The court’s decision in FTC v. Steris demonstrates the importance of conducting a thorough antitrust analysis of all aspects of a merger or acquisition from every possible angle, including likely future competition.
On August 19, the U.S. District Court for the Northern District of Ohio accepted the Federal Trade Commission’s (FTC’s) “actual potential entrant” theory in connection with its review of the FTC’s request for a preliminary injunction of Steris Corporation’s $1.9 billion acquisition of Synergy Health plc. This decision may be the beginning of a move by the agencies to start challenging transactions involving potential competitors and may put companies considering acquisitions of potential competitors at greater risk.
Steris and Synergy are the second- and third-largest product sterilization companies in the world. Sterigenics International, Inc. is the largest. Sterilization is an important step in the manufacture of many healthcare products, as it eliminates bacteria and other microorganisms living on products and is required by the Food and Drug Administration (FDA).
Steris is one of two U.S. providers of gamma sterilization services, while Synergy operates more than three dozen contract sterilization facilities, including numerous gamma sterilization facilities outside of the United States. According to the FTC, currently, Synergy is only a small U.S. contract radiation player because it offers only e-beam sterilization services, but it is “an actual potential entrant” with its X-ray sterilization business, which would substantially augment its competitive significance. “Synergy’s entry with contract x-ray services would reduce concentration substantially in each relevant market and result in other procompetitive effects.”1
FTC v. Steris
The FTC claimed that, but for the proposed acquisition, Synergy was likely to enter the U.S. market by establishing an X-ray sterilization facility that would compete with Steris and Sterigenics “within a reasonable time frame.”2 Citing a treatise, the FTC delineated the elements it contends it needs to prove to demonstrate that the acquisition of an actual potential competitor violates section 7 of the Clayton Act3:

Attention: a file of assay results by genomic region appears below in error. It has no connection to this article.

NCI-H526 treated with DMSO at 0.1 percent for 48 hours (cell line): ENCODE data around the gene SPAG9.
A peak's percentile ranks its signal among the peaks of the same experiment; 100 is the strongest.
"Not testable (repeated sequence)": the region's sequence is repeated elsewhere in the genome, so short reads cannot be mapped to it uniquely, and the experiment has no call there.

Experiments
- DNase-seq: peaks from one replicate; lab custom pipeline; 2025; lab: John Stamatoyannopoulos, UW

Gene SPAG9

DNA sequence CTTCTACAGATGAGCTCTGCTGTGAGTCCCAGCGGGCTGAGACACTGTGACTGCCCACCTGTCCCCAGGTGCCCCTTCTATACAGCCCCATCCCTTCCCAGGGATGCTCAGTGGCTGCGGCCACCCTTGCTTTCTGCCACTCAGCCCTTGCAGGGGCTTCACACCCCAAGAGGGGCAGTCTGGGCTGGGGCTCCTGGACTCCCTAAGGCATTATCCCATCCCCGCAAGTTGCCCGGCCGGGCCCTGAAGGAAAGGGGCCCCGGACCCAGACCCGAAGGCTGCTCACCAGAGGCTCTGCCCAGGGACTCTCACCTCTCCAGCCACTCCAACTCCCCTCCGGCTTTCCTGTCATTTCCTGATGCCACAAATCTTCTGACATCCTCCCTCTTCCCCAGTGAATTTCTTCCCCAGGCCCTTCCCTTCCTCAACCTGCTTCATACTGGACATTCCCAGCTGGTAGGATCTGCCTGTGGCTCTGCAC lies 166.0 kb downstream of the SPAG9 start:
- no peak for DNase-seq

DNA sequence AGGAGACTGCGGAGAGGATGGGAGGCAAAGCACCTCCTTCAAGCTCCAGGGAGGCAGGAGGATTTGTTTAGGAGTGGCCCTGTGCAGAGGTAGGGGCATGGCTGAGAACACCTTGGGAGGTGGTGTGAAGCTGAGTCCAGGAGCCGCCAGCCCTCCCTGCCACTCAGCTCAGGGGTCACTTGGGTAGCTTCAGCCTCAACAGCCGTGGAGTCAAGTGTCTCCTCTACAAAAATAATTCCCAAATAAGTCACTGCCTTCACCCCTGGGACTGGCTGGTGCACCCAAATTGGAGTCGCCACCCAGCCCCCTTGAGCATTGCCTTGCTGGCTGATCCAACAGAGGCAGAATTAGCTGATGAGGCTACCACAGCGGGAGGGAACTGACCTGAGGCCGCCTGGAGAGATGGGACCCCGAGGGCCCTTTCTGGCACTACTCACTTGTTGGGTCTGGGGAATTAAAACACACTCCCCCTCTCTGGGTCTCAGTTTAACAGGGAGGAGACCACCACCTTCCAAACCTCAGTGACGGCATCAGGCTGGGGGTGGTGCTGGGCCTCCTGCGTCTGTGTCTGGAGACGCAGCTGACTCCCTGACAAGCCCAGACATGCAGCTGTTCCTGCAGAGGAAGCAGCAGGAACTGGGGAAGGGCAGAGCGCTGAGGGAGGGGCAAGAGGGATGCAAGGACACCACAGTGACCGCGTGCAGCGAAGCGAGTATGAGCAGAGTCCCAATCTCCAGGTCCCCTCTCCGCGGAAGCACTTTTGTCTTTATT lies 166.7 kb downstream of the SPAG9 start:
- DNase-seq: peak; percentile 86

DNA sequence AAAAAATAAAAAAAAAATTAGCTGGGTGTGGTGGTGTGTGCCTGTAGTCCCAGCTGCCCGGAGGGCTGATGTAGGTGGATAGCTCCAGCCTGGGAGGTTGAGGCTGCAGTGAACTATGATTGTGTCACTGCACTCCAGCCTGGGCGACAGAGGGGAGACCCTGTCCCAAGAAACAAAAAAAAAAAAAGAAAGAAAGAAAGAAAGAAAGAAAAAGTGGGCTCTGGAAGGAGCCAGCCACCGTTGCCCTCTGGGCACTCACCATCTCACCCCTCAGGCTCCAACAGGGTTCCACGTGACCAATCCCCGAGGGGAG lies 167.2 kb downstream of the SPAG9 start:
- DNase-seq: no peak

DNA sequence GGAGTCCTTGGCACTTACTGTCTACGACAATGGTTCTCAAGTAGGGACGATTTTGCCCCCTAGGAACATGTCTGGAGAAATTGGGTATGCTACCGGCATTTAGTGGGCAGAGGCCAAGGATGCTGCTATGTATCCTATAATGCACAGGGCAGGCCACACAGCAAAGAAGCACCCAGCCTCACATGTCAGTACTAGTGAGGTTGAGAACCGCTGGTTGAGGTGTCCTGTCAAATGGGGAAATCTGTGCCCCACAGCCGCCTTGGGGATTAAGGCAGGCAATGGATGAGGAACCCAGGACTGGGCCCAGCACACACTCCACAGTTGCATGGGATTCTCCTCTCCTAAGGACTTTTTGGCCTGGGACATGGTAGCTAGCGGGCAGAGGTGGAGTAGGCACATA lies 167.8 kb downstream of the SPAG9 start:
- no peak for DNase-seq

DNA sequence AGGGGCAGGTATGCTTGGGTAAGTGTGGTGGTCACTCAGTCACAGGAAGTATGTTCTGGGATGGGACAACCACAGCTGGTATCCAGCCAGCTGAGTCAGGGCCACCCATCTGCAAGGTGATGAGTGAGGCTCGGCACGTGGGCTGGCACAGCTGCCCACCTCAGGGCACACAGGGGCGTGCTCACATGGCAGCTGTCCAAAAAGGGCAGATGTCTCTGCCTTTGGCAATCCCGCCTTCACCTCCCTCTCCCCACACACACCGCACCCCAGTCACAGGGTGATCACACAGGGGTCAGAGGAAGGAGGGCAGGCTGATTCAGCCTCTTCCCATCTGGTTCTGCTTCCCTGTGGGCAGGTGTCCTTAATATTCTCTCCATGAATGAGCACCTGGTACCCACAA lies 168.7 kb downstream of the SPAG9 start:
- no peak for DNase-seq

the relevant market is highly concentrated
the competitor “probably” would have entered the market
its entry would have had procompetitive effects
there are few other firms that can enter effectively.4
Steris and Synergy opposed the injunction by arguing that, under the antitrust laws, a merger should be upheld so long as there is not a reduction in “pre-existing substantial competition.”5 They further argued that the actual potential entrant doctrine is disfavored by the courts and has rarely been adopted.
Following a preliminary injunction hearing, the Ohio court issued an order, stating “[s]ince the FTC has endorsed the ‘actual potential entrant’ theory in filing this Complaint, the Court will accept it for purposes of its decision.”6 The court further directed the parties “to address the following question: But for the merger, is it probable that Synergy would have entered the U.S. market by building one or more x-ray sterilization facilities in the U.S. in a reasonable period of time?”7